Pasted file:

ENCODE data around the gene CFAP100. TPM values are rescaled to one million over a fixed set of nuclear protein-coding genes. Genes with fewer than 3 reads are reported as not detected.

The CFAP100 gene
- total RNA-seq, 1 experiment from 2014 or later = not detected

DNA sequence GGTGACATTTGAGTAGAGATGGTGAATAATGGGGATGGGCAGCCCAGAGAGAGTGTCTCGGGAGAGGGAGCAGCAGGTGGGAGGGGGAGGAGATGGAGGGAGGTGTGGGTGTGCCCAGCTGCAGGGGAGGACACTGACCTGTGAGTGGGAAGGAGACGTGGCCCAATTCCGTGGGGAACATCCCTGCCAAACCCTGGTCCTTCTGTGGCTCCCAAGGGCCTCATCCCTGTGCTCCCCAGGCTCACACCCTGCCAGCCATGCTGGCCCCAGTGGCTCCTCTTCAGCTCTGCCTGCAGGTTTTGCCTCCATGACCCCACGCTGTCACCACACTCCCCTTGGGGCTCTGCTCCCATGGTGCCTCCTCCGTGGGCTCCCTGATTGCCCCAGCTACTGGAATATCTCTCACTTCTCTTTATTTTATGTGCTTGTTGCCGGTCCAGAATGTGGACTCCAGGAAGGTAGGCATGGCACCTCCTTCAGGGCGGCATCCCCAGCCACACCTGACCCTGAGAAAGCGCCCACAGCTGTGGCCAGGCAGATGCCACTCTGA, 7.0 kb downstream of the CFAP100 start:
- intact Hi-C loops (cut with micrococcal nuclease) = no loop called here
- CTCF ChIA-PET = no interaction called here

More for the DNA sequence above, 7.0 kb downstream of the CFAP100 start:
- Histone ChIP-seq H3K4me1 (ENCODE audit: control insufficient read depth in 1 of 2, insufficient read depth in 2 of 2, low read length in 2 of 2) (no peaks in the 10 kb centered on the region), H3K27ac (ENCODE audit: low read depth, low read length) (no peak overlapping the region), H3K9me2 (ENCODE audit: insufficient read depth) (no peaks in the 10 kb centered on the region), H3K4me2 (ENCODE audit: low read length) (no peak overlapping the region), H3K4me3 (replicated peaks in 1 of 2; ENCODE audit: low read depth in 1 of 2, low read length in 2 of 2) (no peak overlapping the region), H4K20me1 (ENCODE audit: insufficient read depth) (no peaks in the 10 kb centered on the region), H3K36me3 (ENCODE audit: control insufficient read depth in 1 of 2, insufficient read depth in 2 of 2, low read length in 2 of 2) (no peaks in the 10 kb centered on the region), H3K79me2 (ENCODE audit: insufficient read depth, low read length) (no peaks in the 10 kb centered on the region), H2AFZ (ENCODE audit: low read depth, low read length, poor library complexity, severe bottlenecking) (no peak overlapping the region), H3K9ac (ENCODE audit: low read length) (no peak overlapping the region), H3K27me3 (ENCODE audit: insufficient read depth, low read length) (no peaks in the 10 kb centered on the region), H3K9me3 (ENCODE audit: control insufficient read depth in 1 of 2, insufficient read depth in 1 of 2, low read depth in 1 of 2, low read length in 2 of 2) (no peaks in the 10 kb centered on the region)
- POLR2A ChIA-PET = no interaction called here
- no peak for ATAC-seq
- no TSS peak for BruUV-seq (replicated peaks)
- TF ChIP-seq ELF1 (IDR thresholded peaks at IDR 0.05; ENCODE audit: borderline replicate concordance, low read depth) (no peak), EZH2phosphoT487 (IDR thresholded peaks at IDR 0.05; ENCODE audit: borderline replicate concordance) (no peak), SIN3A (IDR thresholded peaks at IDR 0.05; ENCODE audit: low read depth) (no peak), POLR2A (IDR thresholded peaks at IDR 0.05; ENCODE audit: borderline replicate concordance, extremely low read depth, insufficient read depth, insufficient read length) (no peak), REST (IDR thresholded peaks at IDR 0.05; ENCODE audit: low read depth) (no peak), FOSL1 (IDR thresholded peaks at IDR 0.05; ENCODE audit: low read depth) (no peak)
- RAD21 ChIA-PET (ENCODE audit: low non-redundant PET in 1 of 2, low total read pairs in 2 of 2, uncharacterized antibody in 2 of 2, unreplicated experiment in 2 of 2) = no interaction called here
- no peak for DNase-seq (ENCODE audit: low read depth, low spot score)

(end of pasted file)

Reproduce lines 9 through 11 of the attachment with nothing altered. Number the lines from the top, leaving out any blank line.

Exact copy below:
- POLR2A ChIA-PET = no interaction called here
- no peak for ATAC-seq
- no TSS peak for BruUV-seq (replicated peaks)